An interesting performance in the rose gardens
03.07.2013 - 03.07.2013
The self-guided architectural tour ended in the rose gardens. My sister and I noticed some activity by the fountains. Activity of the people in costume and other people setting up equipment kind. When we started watching, there was one woman in a white dress, two guys wearing tails, and one woman dressed in a button-down shirt and slacks. Later on, they were joined by another tennish people wearing the same kinds of costumes.
They appeared to be ballet dancers. Between their overall jumpy spinny movements, practically every girl wearing her hair in a bun (one of them was wearing it loose) and one person who was practicing raising her foot to be on or near her toes, I was fairly sure it was ballet.
They seemed to still be setting up, and we were hungry, so we went back to the hotel and dinner and Kinder Egg. And then my father and I went back to the rose gardens.
The performers and people setting up had gone, so we looked at the sunset over Bern (see aforementioned assessment of the city) and then watched a game. As best as we could tell, the rules were:
1. You have a court, made out of string. (I have no idea what the dimension sare, but it's two rectangles right next to each other.)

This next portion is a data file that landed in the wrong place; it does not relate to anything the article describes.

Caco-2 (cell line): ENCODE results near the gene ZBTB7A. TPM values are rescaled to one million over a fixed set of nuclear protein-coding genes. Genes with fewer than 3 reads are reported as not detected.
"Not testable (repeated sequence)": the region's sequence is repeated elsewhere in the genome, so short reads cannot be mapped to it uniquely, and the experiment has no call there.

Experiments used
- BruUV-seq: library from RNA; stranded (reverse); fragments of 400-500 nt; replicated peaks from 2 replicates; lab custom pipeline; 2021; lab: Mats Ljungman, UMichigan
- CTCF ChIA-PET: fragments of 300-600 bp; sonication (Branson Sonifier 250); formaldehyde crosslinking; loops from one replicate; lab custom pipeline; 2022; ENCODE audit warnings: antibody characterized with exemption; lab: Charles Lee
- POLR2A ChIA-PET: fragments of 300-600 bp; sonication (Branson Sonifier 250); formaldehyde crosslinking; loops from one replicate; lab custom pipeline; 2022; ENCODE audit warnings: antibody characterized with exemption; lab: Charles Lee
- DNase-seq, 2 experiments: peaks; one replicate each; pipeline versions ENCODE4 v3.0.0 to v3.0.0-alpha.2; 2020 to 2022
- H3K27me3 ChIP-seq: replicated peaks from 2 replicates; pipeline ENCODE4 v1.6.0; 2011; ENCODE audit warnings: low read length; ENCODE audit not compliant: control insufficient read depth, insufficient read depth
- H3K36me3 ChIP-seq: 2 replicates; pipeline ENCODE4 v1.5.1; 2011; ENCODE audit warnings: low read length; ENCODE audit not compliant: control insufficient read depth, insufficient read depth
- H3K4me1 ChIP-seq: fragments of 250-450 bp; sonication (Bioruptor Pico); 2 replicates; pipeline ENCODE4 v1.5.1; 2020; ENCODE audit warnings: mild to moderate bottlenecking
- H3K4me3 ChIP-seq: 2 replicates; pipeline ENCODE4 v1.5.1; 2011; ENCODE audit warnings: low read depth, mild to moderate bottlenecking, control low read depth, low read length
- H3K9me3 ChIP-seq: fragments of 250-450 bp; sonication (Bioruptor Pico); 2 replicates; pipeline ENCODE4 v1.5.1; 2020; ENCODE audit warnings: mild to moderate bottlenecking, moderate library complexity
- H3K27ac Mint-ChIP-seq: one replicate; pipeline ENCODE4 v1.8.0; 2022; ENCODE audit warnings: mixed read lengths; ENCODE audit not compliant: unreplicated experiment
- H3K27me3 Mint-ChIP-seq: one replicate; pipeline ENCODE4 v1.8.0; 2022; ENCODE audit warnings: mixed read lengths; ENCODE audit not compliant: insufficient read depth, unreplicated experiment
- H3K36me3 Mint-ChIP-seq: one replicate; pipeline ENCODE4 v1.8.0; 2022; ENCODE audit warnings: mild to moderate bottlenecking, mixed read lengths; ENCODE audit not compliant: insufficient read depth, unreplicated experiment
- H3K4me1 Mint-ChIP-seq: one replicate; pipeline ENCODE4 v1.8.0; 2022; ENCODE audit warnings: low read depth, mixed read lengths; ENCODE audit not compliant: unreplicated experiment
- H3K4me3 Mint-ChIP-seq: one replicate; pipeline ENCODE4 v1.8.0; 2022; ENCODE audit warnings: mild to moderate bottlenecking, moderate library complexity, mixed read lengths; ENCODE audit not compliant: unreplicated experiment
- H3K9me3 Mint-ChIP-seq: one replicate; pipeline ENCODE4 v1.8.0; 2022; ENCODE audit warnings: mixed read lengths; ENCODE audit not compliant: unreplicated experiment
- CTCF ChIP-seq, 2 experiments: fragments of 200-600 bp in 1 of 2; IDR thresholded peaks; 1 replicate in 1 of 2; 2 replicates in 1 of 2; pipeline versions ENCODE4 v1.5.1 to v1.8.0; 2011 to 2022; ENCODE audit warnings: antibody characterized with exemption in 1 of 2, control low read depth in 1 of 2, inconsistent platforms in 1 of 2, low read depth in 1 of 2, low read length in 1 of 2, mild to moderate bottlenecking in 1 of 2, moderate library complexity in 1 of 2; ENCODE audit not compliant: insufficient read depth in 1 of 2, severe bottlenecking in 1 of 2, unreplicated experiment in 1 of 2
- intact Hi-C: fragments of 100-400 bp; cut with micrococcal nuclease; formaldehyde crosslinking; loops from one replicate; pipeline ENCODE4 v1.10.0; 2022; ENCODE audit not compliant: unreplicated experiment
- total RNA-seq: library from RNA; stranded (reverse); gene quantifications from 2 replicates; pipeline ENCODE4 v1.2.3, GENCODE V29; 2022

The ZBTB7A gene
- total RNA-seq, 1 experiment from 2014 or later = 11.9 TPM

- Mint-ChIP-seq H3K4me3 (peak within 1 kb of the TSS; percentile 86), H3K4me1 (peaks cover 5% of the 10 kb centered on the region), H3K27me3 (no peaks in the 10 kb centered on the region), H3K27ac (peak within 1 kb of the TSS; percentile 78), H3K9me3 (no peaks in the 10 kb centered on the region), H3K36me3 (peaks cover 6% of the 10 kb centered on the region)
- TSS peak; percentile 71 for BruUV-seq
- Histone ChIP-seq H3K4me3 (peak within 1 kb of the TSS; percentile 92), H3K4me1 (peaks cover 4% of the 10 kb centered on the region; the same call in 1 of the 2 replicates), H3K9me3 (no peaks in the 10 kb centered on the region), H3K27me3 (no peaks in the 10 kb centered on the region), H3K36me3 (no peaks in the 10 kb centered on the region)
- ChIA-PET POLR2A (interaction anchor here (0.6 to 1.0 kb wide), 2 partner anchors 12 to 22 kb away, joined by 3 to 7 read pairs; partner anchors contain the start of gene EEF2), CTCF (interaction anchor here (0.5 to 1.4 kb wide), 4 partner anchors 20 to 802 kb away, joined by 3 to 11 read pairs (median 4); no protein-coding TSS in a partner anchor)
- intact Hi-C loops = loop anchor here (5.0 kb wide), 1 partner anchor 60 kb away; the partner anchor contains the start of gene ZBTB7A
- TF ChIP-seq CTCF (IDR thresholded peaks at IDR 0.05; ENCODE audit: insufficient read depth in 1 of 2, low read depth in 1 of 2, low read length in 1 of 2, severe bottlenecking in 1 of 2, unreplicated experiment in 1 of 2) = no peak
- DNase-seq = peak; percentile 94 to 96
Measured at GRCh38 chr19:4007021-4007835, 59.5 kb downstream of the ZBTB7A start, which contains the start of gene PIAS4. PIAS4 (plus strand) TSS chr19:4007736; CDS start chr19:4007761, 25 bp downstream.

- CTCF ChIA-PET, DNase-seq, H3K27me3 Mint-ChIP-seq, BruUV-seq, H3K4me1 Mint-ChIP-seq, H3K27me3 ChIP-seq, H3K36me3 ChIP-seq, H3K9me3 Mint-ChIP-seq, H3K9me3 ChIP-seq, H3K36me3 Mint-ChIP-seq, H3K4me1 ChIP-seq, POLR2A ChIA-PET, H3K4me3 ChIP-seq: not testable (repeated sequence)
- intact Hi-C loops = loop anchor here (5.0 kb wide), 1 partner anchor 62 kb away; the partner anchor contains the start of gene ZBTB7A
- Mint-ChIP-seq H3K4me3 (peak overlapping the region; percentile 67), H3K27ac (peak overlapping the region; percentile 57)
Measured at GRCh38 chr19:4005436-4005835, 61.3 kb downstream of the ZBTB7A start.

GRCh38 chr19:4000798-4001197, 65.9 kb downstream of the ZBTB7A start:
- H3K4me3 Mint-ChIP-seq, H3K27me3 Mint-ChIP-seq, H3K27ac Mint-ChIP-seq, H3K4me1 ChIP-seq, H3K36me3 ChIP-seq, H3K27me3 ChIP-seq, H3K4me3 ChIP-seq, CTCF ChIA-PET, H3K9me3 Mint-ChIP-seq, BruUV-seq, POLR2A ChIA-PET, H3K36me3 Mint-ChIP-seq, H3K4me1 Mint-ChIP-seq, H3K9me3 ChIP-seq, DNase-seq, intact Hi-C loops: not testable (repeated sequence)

2. There are two teams
3. There are three kinds of sticks- small, medium, and large. There are 12 small sticks (six per team) 10 medium (5 per team) and 1 large stick (right in the middle.)
4. Each team sets up the medium sized sticks at the edge of the court.
5. On their turn, a team will throw the small sticks to try and knock down the medium stick. If they succeed, they then throw the medium sized sticks to where they land. They need to throw it into their opponents territory, and get two chances. If they foul both times, the stick goes back to the end line.
6. Teams trade turns.
7. When all the sticks are on one side, that team tries to hit the big stick over. If they succeed, the game ends.
(If these rules sound familiar and you know the name, please comment. I'm curious now.)
The people had just finished one game and were starting another when I glanced over and noticed a lot of people in costume. The ballerinas were back. So we went over to watch them as they had a rehearsal.
Because it was a ballet with white and black and a fountain, I was prepared to guess that it was Swan Lake and leave it at that.
Around the time I heard singing in English “I ain't got time for you baby” I realized that made no sense whatsoever.'
The ballet began with eight people lying in a pile. One of the women raised her head early, looked around, then set it down again. Then, when it was actually time to begin, they all got up and started dancing. Half of them were in white, half of them were in black. A bit later, they froze.
Behind them, the , three people moved from the sides to a platform in the center. They were completely covered and encased in tubular things. They started dancing and shrugged the tubular things off, then continued dancing and dropped their hoods. There was one woman with her hair down and a really long dress. Next to her were two women in shorter dresses and hair in buns. They danced. Then they froze.